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2 Gfljc imc5, Nou- Bloomftclir, pa.
11 OS IT A FAIRFAX.
A ND BOSITA, mother; what has
xV. become of her ?"
Allan Fairfax asked the question- with
apcrccptablo heightening of the color in
hia brown check, bringing it in -, as it
were, carelessly, although it was the one
question that had been in his mind all
this first day of his return from along
Eeast Indian absence.
''Oh, she married some- fanner fellow
or other, and let mc see- I believe she
is dead !"
"You speak vaguely, mother, of your
own neicc," Allan commented, a little re
proachfully. " Well, really, you know that Glenn
Fairfax's family never seemed like our
own, and llosita was always full of some
whim or other."
Mrs. Fairfax adjusted the coiffure of
point lace and cherry ribbon on her head
as she spoke, with white ring-gemmed
fingers, thinking to herself how fortunato
it was that llosita was out of. her sou's
"Allan would have been just absurd
enough to renew the old engagement, if
he had had the ghost of an opportunity,
and now that Helen Farquharson, with
all that propcrty)of here, fancies him suon
piece of chivalrous romance would have
been simply absurd. I do think Provi
dence is watching, over our interests."
There are more people in this world
than Mrs. Fairfax who weave around their
selfish plots and plans the glamour of that
Providence which is most aggrieved and
Allan Fairfax, learning thoughtfully
against the mantel, with his arms folded
and bis eyes fixed on the roses of the car
pet, was a singularly handsome young
fellow. He was very dark with brilliant
black eyes, luxuriant wavy hair, and lea
tares like a chiselled Apollo It was the
birthright of the Fairfaxes to be hand
some nor had Allau fallen short of the
lie started from his reverie, as his
mother's voice sounded again,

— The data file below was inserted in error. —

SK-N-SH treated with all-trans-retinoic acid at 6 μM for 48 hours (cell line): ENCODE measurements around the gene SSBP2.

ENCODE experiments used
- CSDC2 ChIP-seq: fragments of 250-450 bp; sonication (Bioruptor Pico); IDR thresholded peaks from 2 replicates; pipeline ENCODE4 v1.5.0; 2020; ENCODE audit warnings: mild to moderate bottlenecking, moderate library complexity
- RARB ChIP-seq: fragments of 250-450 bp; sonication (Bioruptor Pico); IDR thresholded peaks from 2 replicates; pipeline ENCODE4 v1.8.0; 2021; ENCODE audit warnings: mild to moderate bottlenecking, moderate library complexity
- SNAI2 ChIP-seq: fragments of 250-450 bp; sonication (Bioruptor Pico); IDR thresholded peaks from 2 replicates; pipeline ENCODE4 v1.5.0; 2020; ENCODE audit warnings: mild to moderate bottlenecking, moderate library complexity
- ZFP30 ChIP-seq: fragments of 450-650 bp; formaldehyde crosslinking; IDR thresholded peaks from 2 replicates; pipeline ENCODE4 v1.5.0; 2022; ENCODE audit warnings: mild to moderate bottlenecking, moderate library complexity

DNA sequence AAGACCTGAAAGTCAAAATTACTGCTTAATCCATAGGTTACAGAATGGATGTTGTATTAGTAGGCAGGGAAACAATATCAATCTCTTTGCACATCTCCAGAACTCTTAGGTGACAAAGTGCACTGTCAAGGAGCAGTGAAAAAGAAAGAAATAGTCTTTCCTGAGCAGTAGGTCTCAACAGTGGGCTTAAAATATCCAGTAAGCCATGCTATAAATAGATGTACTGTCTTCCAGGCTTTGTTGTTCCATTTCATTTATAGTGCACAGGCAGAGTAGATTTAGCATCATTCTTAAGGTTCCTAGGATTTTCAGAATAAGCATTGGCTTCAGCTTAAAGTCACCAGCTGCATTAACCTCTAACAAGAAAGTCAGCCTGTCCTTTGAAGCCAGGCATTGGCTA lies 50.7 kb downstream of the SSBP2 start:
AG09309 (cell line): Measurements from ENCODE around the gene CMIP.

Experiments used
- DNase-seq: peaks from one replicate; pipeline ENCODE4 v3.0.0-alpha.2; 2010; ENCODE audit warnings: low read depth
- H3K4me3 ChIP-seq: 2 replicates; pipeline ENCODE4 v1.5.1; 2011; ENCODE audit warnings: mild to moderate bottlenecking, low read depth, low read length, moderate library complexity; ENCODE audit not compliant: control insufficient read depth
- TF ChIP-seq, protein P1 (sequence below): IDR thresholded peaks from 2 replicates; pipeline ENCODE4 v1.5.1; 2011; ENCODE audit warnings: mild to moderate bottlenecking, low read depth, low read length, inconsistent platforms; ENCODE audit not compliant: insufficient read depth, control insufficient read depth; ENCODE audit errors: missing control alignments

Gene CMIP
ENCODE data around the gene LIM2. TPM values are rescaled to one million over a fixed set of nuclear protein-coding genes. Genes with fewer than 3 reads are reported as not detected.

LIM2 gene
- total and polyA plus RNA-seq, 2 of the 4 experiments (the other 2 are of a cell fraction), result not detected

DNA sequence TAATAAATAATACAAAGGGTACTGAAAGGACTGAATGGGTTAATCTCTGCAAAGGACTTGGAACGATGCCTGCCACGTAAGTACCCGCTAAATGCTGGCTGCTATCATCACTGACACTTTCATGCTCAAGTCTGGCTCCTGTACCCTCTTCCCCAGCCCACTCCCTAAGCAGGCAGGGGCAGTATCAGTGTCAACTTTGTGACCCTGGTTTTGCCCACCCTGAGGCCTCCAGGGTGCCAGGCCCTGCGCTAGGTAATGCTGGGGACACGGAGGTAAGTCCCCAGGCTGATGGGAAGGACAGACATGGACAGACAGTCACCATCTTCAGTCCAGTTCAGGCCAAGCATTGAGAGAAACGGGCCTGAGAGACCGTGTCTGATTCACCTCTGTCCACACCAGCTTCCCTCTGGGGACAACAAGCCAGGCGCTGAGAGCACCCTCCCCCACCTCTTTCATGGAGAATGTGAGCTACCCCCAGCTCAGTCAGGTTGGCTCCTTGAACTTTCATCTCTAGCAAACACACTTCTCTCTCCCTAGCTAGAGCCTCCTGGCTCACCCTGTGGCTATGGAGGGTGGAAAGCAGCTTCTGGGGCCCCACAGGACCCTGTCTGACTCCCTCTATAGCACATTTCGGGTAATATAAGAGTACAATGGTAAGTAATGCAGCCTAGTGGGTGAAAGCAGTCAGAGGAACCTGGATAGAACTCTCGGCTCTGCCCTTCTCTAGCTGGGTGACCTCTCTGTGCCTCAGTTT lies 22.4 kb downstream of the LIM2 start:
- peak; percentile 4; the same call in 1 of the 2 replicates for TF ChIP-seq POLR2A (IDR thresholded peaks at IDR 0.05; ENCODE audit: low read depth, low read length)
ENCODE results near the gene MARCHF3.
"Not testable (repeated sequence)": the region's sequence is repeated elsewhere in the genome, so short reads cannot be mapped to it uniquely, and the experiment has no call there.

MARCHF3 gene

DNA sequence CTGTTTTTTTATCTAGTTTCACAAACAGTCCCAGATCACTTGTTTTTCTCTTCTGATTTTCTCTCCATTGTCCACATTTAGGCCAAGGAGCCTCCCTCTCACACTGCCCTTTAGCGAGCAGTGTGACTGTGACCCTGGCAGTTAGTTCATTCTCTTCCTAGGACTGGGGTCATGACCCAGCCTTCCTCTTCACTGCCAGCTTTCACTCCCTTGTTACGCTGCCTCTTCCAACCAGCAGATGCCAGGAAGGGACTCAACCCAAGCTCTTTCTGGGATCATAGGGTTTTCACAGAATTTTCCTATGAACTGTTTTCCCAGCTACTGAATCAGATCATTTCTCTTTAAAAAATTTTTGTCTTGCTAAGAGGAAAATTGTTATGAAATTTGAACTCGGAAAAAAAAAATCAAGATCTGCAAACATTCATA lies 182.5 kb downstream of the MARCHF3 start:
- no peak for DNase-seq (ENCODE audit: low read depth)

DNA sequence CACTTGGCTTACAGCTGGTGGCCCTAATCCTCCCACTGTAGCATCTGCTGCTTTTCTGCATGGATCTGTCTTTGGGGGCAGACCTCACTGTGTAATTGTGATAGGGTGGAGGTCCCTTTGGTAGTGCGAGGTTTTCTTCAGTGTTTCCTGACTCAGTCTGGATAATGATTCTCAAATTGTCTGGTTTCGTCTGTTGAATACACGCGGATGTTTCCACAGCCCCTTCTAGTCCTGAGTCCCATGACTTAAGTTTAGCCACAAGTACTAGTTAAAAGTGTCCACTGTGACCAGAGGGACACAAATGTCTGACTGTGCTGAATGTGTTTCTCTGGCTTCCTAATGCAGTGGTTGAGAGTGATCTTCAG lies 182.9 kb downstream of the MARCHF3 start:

" 1 beg your pardon, mother; . did you
speak to me? 1 was thinking of some
" I was only asking if you would drive
out with me, this morning."
" I believe not, if you will excuse mc.
I have not entirely finished uiv uupac
ing." Mrs. Fairfax sailed out of the room
with the port of on orient queen, and
Allen was left alone. 13ut he did not go
up to his trunks.
" Married I", he murmured to himself.
" Oh, llosita, how could you have so
soon forgotten 1 . Yet it is the way of
the world, and I have no right to expect
a .different fato from my feilow-nien."
" I Jcnmo I could do it,mamma."
" But, llosita, only think of it," cried
the poor little widow, wringing her help
less hands. "You, Glenn Fairfax's
daughter, stooping, to such a menial oc
cupation as that !"
" Not so very menial after all. Y'ou
wouldn't be at all horrified if I took in
fine sewitfg or embroidery, for the where
withal to satisfy this relentless landlord
of ours; and what difference does it make,
whether I help dress a lady's shoulders
or her head."
Rosita Fairfax was a beautiful girl,
after the blonde, gold-haired type, with
sunny blue eyes, checks like a velvet rose
petal, and a graceful undulating figure
such a girl as seems to bo born to wear
pearls and satin, and blossom, liko a tall
white lilly, in tho very garden of life.
Yet she was not out of place in the dusty
thoroughfares, where work is thciulo and
pleasure the exception. Jler chintz cal
ioo dress, belted at tho round waist, and
relieved by narrow strips of snow-whito
linen at' throat and wrists, fitted her as
perfectly as the costliest silk could have
done; and tho bright hair that fell in
loose burnished rings over her shoulders,
needed no wreath of artificial flowers or
glimmer of jewels to give greater bril
liaucy to its shine.
" But a hair-dresser, llosita a com
"No, mamma," interrupted llosita,
laughing. " Give it the full French
grace of significations-gay coiffeure."
" What difference can the name
" Much, mamma, in spite of Shak
spoare's celebrated query. And Minnie
Dow earns her dollar a day, and it is so
kind of her to obtain this vacant situa
tion at Madame Prenneror's for me."
" Minnie Dow is a carpenter's daugh
ter." V And I ana descended in a direct line
from one Adam, a gardener. Comoj